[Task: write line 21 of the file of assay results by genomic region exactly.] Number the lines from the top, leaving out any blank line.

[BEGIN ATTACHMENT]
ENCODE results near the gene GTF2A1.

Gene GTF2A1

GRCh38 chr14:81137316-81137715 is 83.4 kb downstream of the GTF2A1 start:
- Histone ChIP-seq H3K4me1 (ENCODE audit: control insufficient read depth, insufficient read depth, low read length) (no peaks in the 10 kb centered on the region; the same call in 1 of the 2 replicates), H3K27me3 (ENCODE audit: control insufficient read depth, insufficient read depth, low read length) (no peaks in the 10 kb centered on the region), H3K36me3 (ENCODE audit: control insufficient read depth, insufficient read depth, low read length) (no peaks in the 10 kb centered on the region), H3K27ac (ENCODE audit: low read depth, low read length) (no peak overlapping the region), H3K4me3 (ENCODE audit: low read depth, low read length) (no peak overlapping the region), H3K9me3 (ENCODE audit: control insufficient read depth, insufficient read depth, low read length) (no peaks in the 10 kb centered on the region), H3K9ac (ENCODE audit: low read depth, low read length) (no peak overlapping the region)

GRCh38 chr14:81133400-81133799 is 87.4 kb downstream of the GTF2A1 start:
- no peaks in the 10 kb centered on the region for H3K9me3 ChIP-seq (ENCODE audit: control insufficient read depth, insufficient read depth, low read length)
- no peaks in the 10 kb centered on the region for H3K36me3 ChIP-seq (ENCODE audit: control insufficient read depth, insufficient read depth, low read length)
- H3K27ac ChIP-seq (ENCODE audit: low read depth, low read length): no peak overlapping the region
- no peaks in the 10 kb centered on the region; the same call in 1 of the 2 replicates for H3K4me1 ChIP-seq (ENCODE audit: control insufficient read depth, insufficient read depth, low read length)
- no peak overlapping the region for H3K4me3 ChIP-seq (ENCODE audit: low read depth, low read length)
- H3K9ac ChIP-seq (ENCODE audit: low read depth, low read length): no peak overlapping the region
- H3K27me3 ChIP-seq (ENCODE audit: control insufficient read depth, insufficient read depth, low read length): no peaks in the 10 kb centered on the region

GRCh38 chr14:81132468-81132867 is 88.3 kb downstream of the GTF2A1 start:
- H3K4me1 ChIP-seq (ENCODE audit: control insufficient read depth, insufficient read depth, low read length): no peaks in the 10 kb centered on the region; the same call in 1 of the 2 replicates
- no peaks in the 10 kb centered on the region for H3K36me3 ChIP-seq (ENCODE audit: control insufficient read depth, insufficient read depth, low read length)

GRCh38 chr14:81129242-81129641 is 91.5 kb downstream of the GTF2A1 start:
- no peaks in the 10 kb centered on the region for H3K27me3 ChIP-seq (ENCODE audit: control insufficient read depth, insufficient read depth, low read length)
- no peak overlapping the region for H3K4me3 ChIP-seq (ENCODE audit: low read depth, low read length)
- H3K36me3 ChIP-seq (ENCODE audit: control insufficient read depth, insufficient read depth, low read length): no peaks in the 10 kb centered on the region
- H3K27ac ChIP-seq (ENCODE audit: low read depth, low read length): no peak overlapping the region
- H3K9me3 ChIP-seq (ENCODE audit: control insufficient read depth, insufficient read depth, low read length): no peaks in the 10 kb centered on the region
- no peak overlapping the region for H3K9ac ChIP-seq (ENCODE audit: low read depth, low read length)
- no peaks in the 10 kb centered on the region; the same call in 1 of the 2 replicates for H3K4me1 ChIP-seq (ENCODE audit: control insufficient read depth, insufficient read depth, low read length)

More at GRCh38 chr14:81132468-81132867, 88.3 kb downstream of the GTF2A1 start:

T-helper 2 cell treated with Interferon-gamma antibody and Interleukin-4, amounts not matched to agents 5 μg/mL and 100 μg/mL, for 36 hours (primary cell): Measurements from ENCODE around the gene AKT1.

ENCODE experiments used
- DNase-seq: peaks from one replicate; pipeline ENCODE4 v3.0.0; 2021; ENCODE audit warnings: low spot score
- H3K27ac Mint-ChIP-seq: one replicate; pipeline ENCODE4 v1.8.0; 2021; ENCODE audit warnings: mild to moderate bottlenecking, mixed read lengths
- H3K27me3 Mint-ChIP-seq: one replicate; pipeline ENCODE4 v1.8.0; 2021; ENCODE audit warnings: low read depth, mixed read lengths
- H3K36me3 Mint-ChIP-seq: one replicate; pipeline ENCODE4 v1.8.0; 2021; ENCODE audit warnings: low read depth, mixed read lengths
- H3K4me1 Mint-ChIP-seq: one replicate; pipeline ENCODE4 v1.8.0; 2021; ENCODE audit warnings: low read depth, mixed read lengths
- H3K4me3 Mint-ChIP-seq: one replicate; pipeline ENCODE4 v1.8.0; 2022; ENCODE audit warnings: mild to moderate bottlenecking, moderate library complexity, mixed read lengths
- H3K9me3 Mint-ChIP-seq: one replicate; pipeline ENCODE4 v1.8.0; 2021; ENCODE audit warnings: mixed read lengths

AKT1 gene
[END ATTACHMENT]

- H3K9me3 ChIP-seq (ENCODE audit: control insufficient read depth, insufficient read depth, low read length): no peaks in the 10 kb centered on the region